Congratulations. You clicked on a story about Deadpool. You are either a nerd or in love with Ryan Reynolds—or both. But, seriously, congratulations. You may be a hopeless fanboy, but you do have taste. Deadpool goes harder than any other superhero out there, and, from what we’ve seen in recently released film, his big moment on the big screen goes equally as hard. But, of course, you knew that, you Canada-loving geek, because you’ve been reading Deadpool comics for years. So how does the new movie stack up to the beloved comic book series? Let’s find out, shall we?
We finally got to see the Merc With A Mouth kick ass on the big screen on Feb. 12. About. Freaking. Time. And one of the things we need to be thankful for is that this movie stays true to its source material. This cannot be taken for granted; far too often, in the process of creating a blockbuster hit, a movie adaptation aims to please everyone, and thus, ironically pleases no one. Least pleased is the hardcore fanbase, which feels a sort of ownership over a character that they helped popularize and sustain.
This is also not the first time that Fox has portrayed Deadpool on film. Back in 2009, the studio released X-Men Origins: Wolverine, starring Hugh Jackman in the title role. Deadpool was a side character and eventual villain. The actor portraying Deadpool was Ryan Reynolds—the same Ryan Reynolds who’s performing the character in the new film.
But Origins’s Deadpool was bizarre, as though the screenwriters had never bothered to read the comics, and skimmed a Wikipedia entry instead. He looked like a Cenobite from Hellraiser. And what’s worse, the screenwriters sealed his mouth shut. It bears repeating; they took the Merc With A Mouth, the only superhero whose one-liners are his greatest weapon, and sealed his mouth shut.
The new filmmakers seem to have learned from their predecessors’ past mistakes, starting with the look of the character. No longer is Deadpool some bald, brainwashed multi-powered freak. Rather, he’s the hideously scarred, red-clad mercenary we’ve come to love.
There’s something refreshing about seeing a brightly colored superhero on film, isn’t there? Filmmakers have a thin line to walk. Do they stay completely faithful to the comic and create something garish and colorful, like Warren Beatty’s Dick Tracy? Or, do they go harder and try to make it grittier, like when they substituted Wolverine’s yellow spandex with black leather in X-Men? Deadpool, thankfully, went in the former direction. The character doesn’t take himself seriously, so why should the filmmakers?
Compared to Batman, who was first drawn nearly 80 years ago, and the X-Men, who debuted a little more than 50 years ago, Deadpool is a fairly young character, who made his first appearance in 1991. He’s not saddled with the sort of legacy and prestige that follows more classic superheroes. Every Batman story must begin with Bruce’s parents dying, in the same alleyway, no less. But Deadpool’s backstory is more up for grabs.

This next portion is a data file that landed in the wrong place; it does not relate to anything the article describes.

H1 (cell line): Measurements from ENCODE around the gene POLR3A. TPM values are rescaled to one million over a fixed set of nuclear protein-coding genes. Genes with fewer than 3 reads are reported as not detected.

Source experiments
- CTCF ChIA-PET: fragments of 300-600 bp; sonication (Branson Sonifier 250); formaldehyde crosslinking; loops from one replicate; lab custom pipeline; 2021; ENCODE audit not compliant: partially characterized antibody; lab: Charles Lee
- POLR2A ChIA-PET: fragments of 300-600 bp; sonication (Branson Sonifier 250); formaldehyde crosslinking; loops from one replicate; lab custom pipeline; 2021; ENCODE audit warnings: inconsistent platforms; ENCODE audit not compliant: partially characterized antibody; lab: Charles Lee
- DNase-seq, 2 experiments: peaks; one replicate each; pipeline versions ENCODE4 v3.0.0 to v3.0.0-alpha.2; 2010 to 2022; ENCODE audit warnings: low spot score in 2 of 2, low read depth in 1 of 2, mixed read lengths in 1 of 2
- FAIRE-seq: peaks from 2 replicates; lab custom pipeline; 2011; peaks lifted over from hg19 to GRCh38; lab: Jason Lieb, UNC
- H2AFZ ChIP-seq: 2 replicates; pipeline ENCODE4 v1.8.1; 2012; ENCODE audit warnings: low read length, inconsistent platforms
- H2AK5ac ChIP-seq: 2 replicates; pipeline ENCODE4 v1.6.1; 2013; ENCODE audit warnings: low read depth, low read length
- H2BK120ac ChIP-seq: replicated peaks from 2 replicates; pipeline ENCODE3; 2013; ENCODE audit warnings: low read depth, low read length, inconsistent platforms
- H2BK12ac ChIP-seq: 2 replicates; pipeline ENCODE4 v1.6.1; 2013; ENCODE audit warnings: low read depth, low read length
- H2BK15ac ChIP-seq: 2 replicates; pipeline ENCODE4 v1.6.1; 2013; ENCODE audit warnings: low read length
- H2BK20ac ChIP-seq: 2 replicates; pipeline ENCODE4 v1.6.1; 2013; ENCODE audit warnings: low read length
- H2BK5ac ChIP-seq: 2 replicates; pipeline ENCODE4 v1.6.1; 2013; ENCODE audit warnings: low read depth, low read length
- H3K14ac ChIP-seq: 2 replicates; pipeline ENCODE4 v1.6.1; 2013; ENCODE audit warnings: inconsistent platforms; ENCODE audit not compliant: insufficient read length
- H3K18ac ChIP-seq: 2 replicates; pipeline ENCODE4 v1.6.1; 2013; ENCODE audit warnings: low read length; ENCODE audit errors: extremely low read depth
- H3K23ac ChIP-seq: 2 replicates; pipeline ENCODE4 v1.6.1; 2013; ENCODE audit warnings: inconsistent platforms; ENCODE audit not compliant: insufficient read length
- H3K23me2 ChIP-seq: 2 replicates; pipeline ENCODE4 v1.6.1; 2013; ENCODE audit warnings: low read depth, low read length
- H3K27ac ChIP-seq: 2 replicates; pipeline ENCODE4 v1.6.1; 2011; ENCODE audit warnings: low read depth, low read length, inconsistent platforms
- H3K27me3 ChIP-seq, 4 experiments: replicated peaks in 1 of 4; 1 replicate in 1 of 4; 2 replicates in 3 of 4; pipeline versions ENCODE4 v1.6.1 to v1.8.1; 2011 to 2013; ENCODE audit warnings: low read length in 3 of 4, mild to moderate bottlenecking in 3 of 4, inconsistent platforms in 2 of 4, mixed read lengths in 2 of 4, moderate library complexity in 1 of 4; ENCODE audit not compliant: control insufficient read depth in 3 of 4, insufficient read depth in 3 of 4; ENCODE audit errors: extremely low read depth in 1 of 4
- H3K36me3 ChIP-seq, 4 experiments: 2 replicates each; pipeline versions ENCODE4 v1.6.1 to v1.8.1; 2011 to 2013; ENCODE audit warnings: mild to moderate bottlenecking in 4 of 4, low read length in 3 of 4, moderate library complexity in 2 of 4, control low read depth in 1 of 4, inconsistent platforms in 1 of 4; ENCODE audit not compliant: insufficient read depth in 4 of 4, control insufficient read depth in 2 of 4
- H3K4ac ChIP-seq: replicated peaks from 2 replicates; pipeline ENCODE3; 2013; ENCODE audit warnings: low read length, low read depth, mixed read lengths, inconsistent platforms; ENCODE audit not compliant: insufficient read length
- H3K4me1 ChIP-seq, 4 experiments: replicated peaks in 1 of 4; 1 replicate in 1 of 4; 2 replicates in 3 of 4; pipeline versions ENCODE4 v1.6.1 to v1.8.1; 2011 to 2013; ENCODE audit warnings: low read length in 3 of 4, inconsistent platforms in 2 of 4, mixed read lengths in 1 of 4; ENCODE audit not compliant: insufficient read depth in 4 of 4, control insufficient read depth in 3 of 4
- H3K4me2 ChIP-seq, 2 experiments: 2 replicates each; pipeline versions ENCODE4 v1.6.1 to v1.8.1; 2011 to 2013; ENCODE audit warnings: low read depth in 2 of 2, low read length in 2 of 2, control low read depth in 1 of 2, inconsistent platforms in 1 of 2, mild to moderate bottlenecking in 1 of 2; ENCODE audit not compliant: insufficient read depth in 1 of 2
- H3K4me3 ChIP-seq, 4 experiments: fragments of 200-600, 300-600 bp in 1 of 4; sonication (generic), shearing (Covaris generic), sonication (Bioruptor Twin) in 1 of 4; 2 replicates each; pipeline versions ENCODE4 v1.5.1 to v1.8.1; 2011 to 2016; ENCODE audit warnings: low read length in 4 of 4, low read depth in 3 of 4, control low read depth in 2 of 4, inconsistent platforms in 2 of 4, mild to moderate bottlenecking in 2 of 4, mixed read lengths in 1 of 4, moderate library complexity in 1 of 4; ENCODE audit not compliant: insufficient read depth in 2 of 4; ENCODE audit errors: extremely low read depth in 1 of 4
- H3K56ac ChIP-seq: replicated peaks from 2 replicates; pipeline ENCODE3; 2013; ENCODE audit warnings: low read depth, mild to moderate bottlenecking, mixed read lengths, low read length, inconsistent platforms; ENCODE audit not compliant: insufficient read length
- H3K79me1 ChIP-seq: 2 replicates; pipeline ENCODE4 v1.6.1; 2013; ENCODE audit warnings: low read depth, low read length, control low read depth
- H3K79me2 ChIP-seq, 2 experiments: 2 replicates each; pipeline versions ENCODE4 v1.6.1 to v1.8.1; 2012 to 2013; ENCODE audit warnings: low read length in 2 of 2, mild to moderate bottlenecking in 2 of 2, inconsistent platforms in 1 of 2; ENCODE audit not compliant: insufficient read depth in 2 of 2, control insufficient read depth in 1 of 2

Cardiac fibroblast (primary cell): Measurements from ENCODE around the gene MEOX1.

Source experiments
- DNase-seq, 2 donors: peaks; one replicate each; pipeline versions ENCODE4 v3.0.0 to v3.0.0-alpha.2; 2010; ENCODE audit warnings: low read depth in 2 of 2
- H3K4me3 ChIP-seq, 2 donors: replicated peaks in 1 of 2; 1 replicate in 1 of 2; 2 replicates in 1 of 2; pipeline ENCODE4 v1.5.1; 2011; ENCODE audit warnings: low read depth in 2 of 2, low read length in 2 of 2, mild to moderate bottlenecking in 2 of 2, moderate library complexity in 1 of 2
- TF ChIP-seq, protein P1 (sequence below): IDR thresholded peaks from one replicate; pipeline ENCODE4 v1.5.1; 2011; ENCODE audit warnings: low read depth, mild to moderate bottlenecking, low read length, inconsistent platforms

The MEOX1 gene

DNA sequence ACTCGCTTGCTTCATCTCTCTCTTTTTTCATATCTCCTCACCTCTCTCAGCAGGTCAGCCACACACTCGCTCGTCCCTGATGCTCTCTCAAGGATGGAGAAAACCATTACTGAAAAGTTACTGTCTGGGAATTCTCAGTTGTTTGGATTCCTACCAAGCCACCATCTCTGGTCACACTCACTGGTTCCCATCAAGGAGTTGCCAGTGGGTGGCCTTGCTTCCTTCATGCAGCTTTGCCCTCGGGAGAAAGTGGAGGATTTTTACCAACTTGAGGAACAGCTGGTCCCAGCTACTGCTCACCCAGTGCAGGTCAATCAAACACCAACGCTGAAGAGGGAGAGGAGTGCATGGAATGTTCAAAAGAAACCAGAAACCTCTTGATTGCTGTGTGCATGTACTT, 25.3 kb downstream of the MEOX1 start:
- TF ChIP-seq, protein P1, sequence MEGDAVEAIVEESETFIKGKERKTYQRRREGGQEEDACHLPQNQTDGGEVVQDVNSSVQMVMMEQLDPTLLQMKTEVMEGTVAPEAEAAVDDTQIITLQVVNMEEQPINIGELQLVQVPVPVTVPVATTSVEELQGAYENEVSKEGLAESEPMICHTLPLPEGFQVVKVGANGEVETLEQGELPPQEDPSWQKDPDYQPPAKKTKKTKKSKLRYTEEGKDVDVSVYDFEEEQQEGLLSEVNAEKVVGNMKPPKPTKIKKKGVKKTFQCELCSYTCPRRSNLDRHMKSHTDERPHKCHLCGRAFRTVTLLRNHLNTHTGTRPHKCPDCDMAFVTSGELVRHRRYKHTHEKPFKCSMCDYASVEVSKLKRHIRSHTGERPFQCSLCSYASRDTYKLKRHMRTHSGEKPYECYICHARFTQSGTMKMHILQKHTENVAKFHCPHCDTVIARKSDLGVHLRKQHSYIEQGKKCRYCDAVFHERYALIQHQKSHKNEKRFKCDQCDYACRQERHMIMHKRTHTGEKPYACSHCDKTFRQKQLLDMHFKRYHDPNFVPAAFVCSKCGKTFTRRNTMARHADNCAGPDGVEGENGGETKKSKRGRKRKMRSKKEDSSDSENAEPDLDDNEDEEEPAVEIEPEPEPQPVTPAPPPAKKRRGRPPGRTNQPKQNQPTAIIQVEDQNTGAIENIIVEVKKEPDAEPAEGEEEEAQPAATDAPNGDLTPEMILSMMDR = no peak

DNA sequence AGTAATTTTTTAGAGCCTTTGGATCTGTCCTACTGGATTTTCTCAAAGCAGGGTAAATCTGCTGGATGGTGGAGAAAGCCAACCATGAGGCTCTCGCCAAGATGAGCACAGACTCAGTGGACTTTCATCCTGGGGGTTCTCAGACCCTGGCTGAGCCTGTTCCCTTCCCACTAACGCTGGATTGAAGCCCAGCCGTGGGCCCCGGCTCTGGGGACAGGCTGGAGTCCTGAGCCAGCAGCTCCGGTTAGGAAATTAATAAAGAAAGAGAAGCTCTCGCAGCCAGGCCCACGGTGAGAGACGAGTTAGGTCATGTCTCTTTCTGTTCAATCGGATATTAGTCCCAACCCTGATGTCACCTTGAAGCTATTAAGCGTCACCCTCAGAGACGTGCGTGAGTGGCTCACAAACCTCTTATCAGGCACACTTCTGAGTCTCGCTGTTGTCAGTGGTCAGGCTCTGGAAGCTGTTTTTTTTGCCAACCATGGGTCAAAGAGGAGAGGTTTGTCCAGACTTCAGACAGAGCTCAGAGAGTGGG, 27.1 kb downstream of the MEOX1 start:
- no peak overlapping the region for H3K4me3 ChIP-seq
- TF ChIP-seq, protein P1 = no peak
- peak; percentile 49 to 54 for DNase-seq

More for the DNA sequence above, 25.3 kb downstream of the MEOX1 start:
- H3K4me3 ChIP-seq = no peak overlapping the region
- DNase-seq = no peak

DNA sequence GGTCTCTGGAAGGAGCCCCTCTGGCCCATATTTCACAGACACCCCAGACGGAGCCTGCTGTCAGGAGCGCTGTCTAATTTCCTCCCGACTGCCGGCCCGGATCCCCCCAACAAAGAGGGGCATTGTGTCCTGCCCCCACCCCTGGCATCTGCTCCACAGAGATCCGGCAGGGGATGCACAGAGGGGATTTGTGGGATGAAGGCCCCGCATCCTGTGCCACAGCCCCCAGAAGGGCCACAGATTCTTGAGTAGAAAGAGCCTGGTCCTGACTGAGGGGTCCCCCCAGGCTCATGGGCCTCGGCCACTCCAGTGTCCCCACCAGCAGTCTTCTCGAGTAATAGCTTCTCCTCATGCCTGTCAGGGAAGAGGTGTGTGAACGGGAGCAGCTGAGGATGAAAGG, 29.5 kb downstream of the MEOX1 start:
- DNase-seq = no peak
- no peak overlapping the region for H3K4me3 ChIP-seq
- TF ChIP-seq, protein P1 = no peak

Partly, this is because Deadpool has not hit mainstream saturation; the average Joe is unfamiliar with him, which means that any minor reinvention of the character will not provoke unmitigated outrage. But this is also because Deadpool, by his very nature, is contrarian and chaotic. Deadpool is an outlier in the Marvel Universe, because he has the self-awareness to know that he is a fictional character. He breaks the fourth wall, talks to us as readers, and even peppers his dialogue with up-to-date pop culture references. Even Deadpool’s civilian name, Wade Wilson, is an inside reference to Deathstroke’s civilian name, Slade Wilson.
It’s a general maxim that’s held true for most of Deadpool’s comic run; the more his writers try and adhere to a sober internal logic, the more they run into the problems. The best Deadpool storylines are often the ones that are completely off the wall. How about the Marvel NOW! storyline that pits Deadpool against the Zombie American Presidents? How about the “Deadpool Kills Deadpool” storyline, where he takes on multiple reality versions of himself? Or how about the classic “Cable & Deadpool” storylines? In one of them, our favorite mercenary turns everyone’s skin blue—to promote world peace. None of this was ever supposed to “make sense.”
On some level, it must be a relief to a screenwriter—to realize that in Deadpool’s universe, there is no objective truth that must be told, lest the fans rebel. The comics have contradicted Deadpool’s origin story multiple times; they’ve alternately portrayed Deadpool as an impostor who killed Wade Wilson. The movie hits the basic beats, as told in Deadpool and Death Annual—Wilson is dying of cancer, joins the Weapon X program, and gains his superpowers, which also drives him mentally insane. How does Weasel factor into this? How does Vanessa/Copycat, Wilson’s girlfriend, factor into this? Is she going to be portrayed as a mutant or something else? And what connection will the filmmakers draw between Deadpool and Weapon X’s other famous graduate, Wolverine?
Changes are inevitable—it’s impossible to condense 25-odd years of backstory. But none of that matters at the end of the day, because whatever the movie lacks in canon accuracy, it makes up for in character accuracy. Throughout a six-year, fraught development cycle, one thing has always remained true—that Ryan Reynolds and director Tim Wilson want to respect the fans. So when you go out and see Deadpool, don’t worry so much about the minutiae and “accuracy.” Care less about the canon and more about the experience, with all the violence, gratuitousness, and dark humor that come with it. Deadpool the movie and Deadpool the comic no doubt diverge, but they’re similar in the ways that matter, and you can bet your last chimichanga on that.